There have been countless times and countless things I’ve read that say to drink 8 glasses of water a day. So lugging around my water bottle and constantly running to the little restroom has been something I’ve become accustomed to on my journey to fitness. Today I came across an interesting article that intrigued me and I’m inclined to believe its truth over some of the others pushing the water bandwagon. Schmidt’s Human Physiology states, “A Person weighing 155 lbs requires at least 59 oz of water per day. Of this amount 650 ml is obtained by drinking, 750 ml is the water contained in solid food, and 350 ml is oxidation water. If more than this amount is consumed by a healthy person it is excreted by the kidneys, but in people with heart and kidney disease it may be retained.” If you go off of this you truly need very little water to maintain your hydration if you are keeping up with a balanced diet.

waterThe article written on Modern Health Monks blog is decently humor filled, but I love some of the information he gives. Noting that our body knows when we are thirsty and will tell us when to drink more water when we are in need of it. Moreover stating that constantly running to and from the restroom can’t truly be the best for us. That has been a question in my mind for a while now. I feel counteractive and wonder why I am drinking this much water if all my body is doing is getting rid of it. Water is extremely good for you don’t get me wrong, but with anything there is a balance.

There are very few things in life that are a one size fits all rule, and the gallon of water a day will and should differentiate with each person’s weight, diet choices, and a number of other factors. Instead of grabbing your water each day with the explicit goal of downing the gallon, perhaps we should be listening to what our body wants more. Do you think you are giving yourself enough, too little, or too much water? Read the entire article my Alexander Heyne HERE

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Posted by Lauren Yeager in All Posts, Wellness and tagged , , , , , ,

Yoga Is Not Just For The Flexible

Ayoga-for-all common misconception to those not immersed in the yoga bubble is that you have to be flexible to practice yoga. Keeping up with a healthy lifestyle is incredibly important and yoga can be practiced at any age whether you have a limited range of motion or are the most flexible person on Earth. The typical yoga that you see in photos or on the cover of Yoga Journal is not where you start a yoga practice.

Each pose you see has a modification to enable a beginner to ease into each “asana” or posture. Many people stay in the modified pose indefinitely and gain the very same benefits someone in the full expression of the pose achieve. Young YogaYoga helps with alignment and a continued practice can improve posture among other aches and pains within the body. Yoga seemed to start as the fashionable thing to do and in time has become a staple of many communities, with often the smallest of towns having a studio you can practice at.

Most studios offer a free week trial and if you aren’t comfortable going to a studio there are many options for an at home practice with videos or the new Gaiam TV. The biggest thing in starting a yoga journey is understanding that the goal is not to push yourself but rather to learn yourself and how your body moves and reacts. Not all postures are for everybody. We are our own worst critics and learning to be gentle on ourselves will help us to grow in overall wellness. With anything in life it does not happen overnight it’s a process. If you want to find a studio near you go to Yoga Finder.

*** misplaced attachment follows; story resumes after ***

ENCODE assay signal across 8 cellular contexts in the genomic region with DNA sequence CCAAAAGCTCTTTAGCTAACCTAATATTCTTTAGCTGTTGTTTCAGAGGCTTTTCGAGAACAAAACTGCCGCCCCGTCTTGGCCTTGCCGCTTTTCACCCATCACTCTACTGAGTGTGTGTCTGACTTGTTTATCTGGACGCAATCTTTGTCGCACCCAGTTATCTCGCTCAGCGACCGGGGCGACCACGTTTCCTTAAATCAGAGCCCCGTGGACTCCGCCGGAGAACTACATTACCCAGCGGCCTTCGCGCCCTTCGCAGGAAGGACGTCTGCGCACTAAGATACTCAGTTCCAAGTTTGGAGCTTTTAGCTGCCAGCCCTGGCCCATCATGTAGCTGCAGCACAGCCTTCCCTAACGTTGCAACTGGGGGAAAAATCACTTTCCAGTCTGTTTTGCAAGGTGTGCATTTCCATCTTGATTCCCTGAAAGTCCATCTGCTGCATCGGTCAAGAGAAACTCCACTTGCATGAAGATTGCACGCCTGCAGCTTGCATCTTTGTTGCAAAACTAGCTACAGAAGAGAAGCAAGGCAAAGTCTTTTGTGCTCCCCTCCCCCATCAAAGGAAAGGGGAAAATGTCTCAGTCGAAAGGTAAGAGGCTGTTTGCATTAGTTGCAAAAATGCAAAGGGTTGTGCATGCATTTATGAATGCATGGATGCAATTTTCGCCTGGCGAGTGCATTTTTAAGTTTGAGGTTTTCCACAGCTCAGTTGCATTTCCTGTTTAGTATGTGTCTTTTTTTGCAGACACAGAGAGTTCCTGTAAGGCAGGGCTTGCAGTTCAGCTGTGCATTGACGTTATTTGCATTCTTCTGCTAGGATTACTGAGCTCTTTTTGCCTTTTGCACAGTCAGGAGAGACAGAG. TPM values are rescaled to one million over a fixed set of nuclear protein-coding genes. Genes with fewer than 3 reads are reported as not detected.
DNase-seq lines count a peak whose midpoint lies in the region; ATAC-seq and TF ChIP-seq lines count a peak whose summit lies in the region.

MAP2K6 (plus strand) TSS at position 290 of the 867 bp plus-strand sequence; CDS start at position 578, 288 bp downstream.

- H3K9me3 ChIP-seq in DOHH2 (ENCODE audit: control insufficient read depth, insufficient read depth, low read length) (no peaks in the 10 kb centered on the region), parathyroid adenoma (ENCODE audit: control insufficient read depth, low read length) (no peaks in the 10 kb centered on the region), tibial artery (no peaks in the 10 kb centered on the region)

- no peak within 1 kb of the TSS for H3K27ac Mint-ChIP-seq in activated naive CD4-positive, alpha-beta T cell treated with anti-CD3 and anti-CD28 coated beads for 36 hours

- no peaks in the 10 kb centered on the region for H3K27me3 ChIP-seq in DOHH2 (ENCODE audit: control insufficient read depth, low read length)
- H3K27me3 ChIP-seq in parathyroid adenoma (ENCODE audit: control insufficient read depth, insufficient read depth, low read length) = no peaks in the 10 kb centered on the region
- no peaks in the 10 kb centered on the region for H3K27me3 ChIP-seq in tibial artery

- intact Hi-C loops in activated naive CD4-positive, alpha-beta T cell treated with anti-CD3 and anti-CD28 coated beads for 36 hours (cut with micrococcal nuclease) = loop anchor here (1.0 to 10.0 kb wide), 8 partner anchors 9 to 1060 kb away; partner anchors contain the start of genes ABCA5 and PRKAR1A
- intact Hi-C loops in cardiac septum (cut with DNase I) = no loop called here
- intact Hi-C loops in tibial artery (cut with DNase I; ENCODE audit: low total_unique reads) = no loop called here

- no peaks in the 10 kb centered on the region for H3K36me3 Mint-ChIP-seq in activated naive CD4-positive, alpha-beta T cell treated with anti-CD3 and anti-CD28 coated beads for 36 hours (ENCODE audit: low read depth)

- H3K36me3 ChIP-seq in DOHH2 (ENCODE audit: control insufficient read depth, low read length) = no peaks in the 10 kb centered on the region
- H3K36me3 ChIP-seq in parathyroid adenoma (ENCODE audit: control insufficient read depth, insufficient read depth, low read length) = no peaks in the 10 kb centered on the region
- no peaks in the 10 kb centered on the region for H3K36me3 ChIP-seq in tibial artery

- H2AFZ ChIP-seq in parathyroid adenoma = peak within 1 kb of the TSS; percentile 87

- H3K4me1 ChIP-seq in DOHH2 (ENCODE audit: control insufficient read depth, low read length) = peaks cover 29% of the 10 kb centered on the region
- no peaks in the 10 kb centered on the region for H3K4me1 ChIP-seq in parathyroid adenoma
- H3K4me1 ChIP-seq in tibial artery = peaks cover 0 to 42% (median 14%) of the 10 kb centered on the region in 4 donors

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Posted by Lauren Yeager in Active Lifestyle, All Posts and tagged , , , , , , , ,

Willing to Spend on Fitness?

The health and wellness industry seems to be booming or perhaps it’s just that I follow the industry closer than I have in the past. FitnessI don’t think that’s it though. The age of your at home fitness video’s isn’t cutting it anymore, sorry Jane Fonda. An article on Mind Body Green states that an all-inclusive gym membership doesn’t even satisfy consumers.  Sure you might be able to go to a class that interests you, but I have found that the all-inclusive gyms don’t have the best instructors. Individuals are choosing boutique type workout facilities that cater to their exact workout preference.

Many of the studios come with a heftier price tag then a typical gym membership, but people are willing to pay to get exactly what they want. The benefit is being able to work out with people just as into the class as you are. I’ve seen with the CrossFit movement just how encouraging it can be to have likeminded people cheering you on. There’s a little less cheering in a yoga class, but there’s fellow “om” chanters right beside you as well as a teacher solely dedicated to helping you perfect your yoga postures.

When people are paying a higher price tag the drive to go increases. When you put a monetary value on your workouts you don’t want to waste your money, so your excuses go out the window. Plus the majority of these types of specialized workout facilities typically come with nicer locker rooms and a little bit of pampering. You no longer need to wear your shower shoes, because the facility is more spa like rather that nasty gym locker room.

What are you willing to spend on your workouts? If you are paying for a workout facility like this are you more inclined to go on a regular basis?

Read the full article from Mind Body Green HERE


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Posted by Lauren Yeager in Active Lifestyle, All Posts and tagged , , , ,

Workout Routine for Work

Often times when work schedules are out of control the first thing to go are our healthy eating habits and our workout routine. There are ways to take your healthy self into your busy schedule though and here’s a few ways from Mind Body Green.

Make sure to give yourself enough time in the morning to eat a decent breakfast. While you’re in the kitchen for the morning try planning for a healthy lunch instead of rushing out the door and expecting to grab something semi-healthy at a place near the office. The other key is to drink water. When you are hydrated you feel less hungry and more alert. MBG says to keep these tips in mind: low-sodium, low-sugar, and reduced carbs. I know if I don’t have it in the house I’m much more inclined to choose a healthy option. Make your choices while you’re at the grocery store, then you have no choice.